As robots become a mass consumer product, they will need to learn new skills by interacting with typical human users. However, the design of machines that learn by interacting with ordinary people is a relatively neglected topic in machine learning. To address this, we advocate a systems approach that integrates machine learning into a Human-Robot Interaction (HRI) framework.

Our first goal is to understand the nature of the teacher's input to adequately support how people want to teach.
Our second goal is to then incorporate these insights into standard machine learning frameworks to improve a robot's learning performance.

To contribute to each of these goals, we use a computer game framework to log and analyze interactive training sessions that human teachers have with a Reinforcement Learning (RL) agent -- called Sophie. Although RL was originally formuated for unsupervised learning, we study it because of its popularity as a technique for teaching robots and game characters new skills by giving the human access to the agent's reward signal. However, we question the implicit assumption that people shall only want to give the learner feedback on its past actions.

To explore this topic, we carried out two user studies.

First User Study
In the initial user study, people trained Sophie to perform a novel task within a reinforcement-based learning framework. Analysis of the data yields several important lessons for how humans approach the task of teaching a RL agent:

1. they want the ability to direct the agent's attention;
2. they communicate both instrumental and motivational intentions;
3. they beneficially tailor their instruction for the agent in accordance to how it expresses its internal state; and
4. they use negative communication as both feedback for the previous action and as a suggestion for the next action (i.e., "do over").

Second User Study
Given these findings, we made specific modifications to Sophie and to the game interface to improve the teaching/learning interaction. Our modifications included:

1. an embellished channel of communication that distinguishes between guidance, feedback, and motivational intents;
2. endowing Sophie with transparency behaviors that reveal specific aspects of its learning process;
3. and providing Sophie with a more natural reaction to negative feedback.

A second set of user studies show that these empirically informed modifications result in several learning improvements across several dimensions including the speed of task learning, the efficiency of state exploration, the understandability of the agent's learning process for the human, and a significant drop in the number of failed trials encountered during learning (which makes the agent's exploration appear more sensible to the human).

HRI meets Machine Learning
This work demonstrates the importance of understanding the human-teacher/robot-learner system as a whole in order to design algorithms that support how people want to teach while simultaneously improving the robot's learning performance.

We present these user studies, lessons learned, and subsequent improvements to the learning agent and its game interface as empirical results to better inform and ground the design of teachable agents -- such as personal robots or interactive game characters. We believe such lessons and modifications can be made to the general class of reinforcement-based learning agents, and are not specific to the particular algorithm or character used in these studies. In doing so, we wish to broadly contribute to the creation of fun and engaging teachable robots (physical or virtual) that learn in real-time and in-situ from humans.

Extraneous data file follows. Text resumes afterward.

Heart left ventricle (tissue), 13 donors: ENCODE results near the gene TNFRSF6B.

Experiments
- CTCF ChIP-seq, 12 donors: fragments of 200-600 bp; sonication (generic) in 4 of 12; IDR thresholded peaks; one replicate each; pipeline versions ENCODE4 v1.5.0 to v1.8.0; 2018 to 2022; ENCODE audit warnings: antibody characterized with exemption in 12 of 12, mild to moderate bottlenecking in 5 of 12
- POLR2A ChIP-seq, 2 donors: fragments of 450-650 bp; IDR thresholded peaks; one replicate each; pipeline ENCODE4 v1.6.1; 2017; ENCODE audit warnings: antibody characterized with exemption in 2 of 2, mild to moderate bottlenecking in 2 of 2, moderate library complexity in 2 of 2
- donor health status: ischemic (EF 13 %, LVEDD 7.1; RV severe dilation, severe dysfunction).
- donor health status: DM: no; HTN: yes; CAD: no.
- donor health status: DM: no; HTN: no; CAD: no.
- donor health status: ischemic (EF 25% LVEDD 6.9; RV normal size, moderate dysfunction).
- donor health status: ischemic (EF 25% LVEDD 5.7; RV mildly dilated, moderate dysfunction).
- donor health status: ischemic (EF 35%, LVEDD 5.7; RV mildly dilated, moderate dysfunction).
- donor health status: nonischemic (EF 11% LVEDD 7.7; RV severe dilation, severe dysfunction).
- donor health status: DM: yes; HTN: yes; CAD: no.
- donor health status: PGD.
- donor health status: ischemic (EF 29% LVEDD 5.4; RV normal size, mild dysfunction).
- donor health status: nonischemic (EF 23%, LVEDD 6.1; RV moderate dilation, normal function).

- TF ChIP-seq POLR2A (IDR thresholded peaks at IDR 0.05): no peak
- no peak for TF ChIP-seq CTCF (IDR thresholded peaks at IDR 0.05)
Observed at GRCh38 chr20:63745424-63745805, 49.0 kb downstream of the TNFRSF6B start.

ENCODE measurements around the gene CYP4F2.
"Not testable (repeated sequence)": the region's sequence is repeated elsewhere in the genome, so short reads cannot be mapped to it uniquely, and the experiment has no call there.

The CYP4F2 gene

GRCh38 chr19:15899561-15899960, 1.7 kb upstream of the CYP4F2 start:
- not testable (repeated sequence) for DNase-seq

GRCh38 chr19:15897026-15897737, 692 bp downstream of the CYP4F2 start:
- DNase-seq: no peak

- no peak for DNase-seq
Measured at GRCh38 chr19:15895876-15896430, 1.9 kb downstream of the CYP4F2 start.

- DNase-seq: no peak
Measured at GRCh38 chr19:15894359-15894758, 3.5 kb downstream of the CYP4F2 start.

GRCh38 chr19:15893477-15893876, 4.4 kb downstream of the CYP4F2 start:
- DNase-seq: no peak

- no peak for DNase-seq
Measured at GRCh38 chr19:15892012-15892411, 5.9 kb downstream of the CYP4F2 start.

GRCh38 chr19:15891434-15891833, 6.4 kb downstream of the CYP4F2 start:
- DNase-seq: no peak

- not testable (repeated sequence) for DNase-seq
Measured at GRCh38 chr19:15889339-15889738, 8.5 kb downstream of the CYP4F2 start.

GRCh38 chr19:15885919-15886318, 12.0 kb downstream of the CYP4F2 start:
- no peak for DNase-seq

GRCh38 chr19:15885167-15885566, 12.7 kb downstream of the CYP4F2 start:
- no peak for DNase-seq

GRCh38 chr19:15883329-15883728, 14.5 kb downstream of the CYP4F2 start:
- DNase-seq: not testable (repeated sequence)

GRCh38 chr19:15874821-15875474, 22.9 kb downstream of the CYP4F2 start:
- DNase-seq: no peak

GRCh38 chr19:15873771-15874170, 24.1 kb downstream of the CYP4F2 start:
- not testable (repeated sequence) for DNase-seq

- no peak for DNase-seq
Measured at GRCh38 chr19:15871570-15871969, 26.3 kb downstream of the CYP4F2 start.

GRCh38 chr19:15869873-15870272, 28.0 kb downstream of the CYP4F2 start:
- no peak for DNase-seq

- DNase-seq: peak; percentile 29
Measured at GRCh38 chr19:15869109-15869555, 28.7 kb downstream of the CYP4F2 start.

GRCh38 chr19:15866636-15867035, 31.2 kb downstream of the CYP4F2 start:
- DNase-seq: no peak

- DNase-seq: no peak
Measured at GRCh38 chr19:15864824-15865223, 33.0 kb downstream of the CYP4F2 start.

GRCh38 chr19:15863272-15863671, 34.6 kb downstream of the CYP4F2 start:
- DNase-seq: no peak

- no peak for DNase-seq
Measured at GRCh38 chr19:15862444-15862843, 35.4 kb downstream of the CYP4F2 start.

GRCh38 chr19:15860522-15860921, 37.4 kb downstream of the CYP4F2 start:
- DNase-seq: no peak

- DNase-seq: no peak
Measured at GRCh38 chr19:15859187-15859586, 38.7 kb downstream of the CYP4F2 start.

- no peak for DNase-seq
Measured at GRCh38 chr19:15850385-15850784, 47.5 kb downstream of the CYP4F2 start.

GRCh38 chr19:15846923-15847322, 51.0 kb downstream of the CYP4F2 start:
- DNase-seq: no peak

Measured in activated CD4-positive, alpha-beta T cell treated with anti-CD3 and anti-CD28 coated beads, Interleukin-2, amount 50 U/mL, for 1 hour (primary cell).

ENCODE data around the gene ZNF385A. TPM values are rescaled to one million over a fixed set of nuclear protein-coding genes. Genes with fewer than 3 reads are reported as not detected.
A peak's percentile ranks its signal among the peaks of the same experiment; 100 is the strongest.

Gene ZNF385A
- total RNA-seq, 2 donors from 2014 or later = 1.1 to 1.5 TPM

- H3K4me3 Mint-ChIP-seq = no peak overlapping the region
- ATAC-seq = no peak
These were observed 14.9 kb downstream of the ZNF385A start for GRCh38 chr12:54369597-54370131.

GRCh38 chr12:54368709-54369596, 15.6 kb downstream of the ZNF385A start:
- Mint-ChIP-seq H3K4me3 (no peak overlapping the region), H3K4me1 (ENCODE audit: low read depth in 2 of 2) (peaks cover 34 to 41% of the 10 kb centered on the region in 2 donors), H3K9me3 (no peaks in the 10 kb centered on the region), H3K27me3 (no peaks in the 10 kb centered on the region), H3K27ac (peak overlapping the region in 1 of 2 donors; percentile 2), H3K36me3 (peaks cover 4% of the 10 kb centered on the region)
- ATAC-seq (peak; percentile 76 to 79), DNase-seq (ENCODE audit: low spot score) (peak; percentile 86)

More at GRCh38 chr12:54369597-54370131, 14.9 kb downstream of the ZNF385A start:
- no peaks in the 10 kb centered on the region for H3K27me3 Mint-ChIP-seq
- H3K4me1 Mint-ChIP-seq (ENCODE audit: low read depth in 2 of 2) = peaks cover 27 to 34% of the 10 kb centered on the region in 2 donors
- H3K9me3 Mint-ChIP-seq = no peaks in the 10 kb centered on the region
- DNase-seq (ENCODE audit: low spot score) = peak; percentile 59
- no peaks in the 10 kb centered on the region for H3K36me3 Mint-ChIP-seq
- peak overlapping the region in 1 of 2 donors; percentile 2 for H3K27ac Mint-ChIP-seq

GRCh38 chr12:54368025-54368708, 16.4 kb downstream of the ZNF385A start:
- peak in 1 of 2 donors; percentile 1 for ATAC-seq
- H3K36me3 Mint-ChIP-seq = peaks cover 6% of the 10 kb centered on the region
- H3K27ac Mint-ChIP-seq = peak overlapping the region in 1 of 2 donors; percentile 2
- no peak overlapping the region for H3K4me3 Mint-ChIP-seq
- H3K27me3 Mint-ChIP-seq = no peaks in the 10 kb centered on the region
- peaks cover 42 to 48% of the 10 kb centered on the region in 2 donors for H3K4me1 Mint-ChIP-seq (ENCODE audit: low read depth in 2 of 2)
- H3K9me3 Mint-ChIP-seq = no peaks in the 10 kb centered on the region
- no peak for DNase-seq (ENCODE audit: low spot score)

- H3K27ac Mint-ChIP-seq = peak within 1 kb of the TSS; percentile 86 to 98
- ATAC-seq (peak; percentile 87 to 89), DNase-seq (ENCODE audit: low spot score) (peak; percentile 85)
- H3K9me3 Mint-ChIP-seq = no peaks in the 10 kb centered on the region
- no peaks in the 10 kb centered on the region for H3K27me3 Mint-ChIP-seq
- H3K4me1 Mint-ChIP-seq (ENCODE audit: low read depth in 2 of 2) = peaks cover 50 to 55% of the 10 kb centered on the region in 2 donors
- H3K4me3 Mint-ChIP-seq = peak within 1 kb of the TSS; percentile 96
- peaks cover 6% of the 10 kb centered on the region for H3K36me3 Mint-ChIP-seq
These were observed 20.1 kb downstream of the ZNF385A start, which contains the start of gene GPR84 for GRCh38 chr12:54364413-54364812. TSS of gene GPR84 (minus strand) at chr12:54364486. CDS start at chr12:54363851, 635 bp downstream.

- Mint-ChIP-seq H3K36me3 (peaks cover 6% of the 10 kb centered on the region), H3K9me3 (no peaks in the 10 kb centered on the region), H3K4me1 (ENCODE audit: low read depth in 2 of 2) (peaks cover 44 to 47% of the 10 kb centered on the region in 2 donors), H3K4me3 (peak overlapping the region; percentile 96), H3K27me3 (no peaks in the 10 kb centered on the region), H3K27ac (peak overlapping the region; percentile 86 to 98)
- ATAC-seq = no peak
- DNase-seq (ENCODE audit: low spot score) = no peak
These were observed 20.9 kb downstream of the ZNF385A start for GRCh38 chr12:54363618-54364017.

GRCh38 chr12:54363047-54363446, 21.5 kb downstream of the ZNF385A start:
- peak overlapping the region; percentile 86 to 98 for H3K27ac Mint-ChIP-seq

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Papers
A.L. Thomaz & C. Breazeal (in press). “Understanding Human Teaching Behavior to Build More Effective Robot Learners.” Artificial Intelligence Journal (AIJ).

A.L. Thomaz, G. Hoffman, and C. Breazeal (2007). "Asymmetric Interpretations of Positive and Negative Human Feedback for a Social Learning Agent." In Proceedings of the 16th IEEE International Symposium on Robot and Human Interactive Communication (Ro-Man-07). Jeju Island , Korea.

A.L. Thomaz, and C. Breazeal (2006). "Reinforcement Learning with Human Teachers: Evidence of Feedback and Guidance with Implications for Learning Performance." In Proceedings of the 21st National Conference on Artificial Intelligence (AAAI-06).

Thomaz, A., & Breazeal, C. (2006) “Teachable Characters: User Studies, Design Principles, and Learning Performance.” In Proceedings of the 6th International Conference of Intelligent Virtual Agants (IVA-06). Marina Del Rey, CA. 395-406.

A. L. Thomaz, and C. Breazeal (2006). "Transparency and Socially Guided Machine Learning." In Proceedings of the 5th International Conference on Developmental Learning (ICDL-06).

A.L. Thomaz, G. Hoffman, and C. Breazeal (2006). "Reinforcement Learning with Human Teachers: Understanding How People Want to Teach Robots." In Proceedings of the 15th IEEE International Symposium on Robot and Human Interactive Communication (Ro-Man-06). 352-357.

Thomaz, A. L., Hoffman, G., and Breazeal, C. (2006). Experiments in Socially Guided Machine Learning: Understanding How Humans Teach.” In Proceeding of the 1st ACM SIGCHI/SIGART Conference on Human-Robot interaction (Salt Lake City, Utah, USA, March 02 - 03, 2006). HRI '06. ACM Press, Neww York, NY, 359-360. Best Poster/Short Paper.

A.L. Thomaz and C. Breazeal.(2005) "Socially Guided Machine Learning: Designing an Algorithm to Learn from Real-Time Human Interaction." In NIPS 2005 Workshop on Robot Learning in Unstructured Environments.